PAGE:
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Here’s our manifesto in Spanish for Latin Americans. How is it different?

“In Latin America, we say ‘español’ for Spanish, and for the Spanish spoken in Spain, we say ‘castellano’," Paula explains. "There are not that many differences when the language is more formal, like in our manifesto, the words are very similar, but you can tell the difference between the two in the words we use for our daily life.”

I compared the two Spanish manifestos and noticed you used the word ‘defensores’ instead of ‘campeones’ for ‘Champions of a just and sustainable world’. Why is that?
“For us in Argentina, ‘campeones’ means for example that you were in a tournament or competition and you won something.”

No wonder: You're a big football nation!
“Yes. So if we use the word ‘campeones’, it will sound like there's no more work to do because you’re a champion already. And what we mean is something different; that they're ready to work for sustainability and do something about it and help others.”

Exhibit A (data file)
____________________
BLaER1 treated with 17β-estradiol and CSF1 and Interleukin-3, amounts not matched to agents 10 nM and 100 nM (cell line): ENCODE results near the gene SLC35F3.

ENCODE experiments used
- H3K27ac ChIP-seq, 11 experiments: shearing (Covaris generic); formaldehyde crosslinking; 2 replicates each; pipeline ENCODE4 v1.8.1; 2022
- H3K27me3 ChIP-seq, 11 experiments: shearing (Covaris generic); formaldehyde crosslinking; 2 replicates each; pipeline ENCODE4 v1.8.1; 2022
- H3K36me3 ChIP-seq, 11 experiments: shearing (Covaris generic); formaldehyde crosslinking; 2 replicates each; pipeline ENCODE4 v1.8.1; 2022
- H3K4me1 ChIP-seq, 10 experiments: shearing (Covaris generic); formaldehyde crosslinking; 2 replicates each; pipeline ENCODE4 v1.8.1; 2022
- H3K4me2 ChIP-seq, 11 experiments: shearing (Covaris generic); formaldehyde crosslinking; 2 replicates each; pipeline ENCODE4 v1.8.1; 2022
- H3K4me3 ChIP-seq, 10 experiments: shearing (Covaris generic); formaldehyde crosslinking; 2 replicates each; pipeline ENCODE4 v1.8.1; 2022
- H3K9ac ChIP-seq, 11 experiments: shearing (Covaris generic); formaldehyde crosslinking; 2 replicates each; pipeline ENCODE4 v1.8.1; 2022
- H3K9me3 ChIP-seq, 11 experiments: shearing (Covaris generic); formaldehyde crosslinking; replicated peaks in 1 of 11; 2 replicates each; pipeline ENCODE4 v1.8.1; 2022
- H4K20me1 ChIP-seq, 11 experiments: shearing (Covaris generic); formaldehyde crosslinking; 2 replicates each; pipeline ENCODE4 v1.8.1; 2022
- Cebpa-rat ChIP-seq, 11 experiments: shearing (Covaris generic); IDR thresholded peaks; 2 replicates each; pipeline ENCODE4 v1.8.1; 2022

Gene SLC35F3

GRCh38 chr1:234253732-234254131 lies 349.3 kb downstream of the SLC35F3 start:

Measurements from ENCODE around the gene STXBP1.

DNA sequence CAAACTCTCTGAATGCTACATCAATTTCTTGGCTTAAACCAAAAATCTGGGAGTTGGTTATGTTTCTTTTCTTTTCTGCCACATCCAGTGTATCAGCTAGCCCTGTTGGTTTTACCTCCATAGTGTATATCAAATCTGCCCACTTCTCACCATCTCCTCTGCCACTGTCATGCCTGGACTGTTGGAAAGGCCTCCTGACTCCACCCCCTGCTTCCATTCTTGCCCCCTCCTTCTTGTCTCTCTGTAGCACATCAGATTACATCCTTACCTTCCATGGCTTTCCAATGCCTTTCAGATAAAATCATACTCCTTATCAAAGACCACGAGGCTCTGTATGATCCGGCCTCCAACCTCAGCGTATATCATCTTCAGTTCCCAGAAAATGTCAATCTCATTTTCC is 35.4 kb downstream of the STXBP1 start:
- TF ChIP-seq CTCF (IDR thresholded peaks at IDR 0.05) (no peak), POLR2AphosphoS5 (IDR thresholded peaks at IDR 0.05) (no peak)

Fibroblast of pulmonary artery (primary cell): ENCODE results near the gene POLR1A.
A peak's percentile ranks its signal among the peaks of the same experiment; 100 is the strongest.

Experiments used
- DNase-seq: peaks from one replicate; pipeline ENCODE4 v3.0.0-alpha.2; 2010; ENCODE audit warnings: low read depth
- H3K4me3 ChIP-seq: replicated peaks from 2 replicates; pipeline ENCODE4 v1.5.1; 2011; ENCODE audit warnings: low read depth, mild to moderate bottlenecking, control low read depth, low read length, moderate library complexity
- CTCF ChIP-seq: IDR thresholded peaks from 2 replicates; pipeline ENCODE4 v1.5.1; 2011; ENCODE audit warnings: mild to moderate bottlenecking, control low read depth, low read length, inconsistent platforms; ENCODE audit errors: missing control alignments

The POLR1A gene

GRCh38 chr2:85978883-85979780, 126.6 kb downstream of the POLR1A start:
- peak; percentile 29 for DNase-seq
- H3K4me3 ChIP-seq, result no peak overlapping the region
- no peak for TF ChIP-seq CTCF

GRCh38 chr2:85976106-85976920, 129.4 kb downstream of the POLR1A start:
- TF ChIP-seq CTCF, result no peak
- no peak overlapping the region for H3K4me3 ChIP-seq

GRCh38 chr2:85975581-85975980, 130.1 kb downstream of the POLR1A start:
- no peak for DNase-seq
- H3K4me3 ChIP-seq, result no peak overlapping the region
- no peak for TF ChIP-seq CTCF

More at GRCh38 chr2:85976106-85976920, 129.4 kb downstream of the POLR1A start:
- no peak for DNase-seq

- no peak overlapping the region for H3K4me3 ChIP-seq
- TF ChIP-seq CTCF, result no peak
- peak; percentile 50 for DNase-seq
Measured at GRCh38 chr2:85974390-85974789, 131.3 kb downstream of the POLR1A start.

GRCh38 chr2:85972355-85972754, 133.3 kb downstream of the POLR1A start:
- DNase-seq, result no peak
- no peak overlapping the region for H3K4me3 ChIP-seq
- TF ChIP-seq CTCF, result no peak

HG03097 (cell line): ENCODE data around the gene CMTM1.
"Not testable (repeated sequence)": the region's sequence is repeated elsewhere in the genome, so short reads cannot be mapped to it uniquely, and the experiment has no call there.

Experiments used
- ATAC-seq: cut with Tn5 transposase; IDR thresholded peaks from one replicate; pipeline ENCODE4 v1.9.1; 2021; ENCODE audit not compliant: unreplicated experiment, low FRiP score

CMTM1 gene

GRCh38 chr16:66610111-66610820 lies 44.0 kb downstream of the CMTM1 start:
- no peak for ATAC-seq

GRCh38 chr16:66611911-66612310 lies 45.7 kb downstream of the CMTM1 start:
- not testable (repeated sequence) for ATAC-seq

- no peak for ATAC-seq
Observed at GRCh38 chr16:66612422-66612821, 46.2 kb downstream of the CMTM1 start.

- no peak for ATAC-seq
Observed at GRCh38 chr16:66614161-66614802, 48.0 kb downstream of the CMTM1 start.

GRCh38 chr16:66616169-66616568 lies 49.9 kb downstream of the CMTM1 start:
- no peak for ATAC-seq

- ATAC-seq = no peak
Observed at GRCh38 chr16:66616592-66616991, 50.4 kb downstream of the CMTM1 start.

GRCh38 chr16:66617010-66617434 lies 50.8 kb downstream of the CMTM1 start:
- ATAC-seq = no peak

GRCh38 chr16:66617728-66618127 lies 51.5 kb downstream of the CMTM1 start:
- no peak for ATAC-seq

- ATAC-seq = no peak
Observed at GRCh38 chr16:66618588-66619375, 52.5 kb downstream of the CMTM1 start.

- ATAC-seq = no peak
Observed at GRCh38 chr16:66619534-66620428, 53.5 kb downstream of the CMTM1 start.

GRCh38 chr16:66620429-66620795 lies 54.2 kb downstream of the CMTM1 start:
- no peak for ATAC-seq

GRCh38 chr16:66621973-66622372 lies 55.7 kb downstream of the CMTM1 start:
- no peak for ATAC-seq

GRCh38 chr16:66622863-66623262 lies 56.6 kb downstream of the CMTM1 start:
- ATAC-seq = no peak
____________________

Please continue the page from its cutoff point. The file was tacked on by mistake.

That makes sense. What other differences are there?
“The grammar is basically the same, but there are definitely differences in the daily language, and each country has its own slang, and they are completely different. It really depends on where you are in Latin America in Argentina, we have Lunfardo. Lunfardo comes from the Italian immigrants that came to Buenos Aires at the end of the 19th century and the beginning of the 20th century. It was mostly used in the neighbourhoods around the port, but because it became part of the lyrics of the tango, now everybody uses Lunfardo words. Like ‘guita’ for ‘money’ and ‘pibe’ or ‘piba’ for a small boy or girl.”

So Italian slang from over 100 years ago made its way into Argentinian Spanish?
“Yes.”

That's cool! What about other languages? Is there an influence from indigenous languages into Argentinian Spanish?
"There are many indigenous peoples in Argentina, and we use some words from Guarani like ‘jaguar’ or ‘mandioca’, and some from Mapuche like 'yapa', to be given as a small gift, and 'pilcha' for clothes."

A big thank you to our Pre-Kindergarten Teacher Paula for translating our manifesto into español and for sharing these interesting facts with us.


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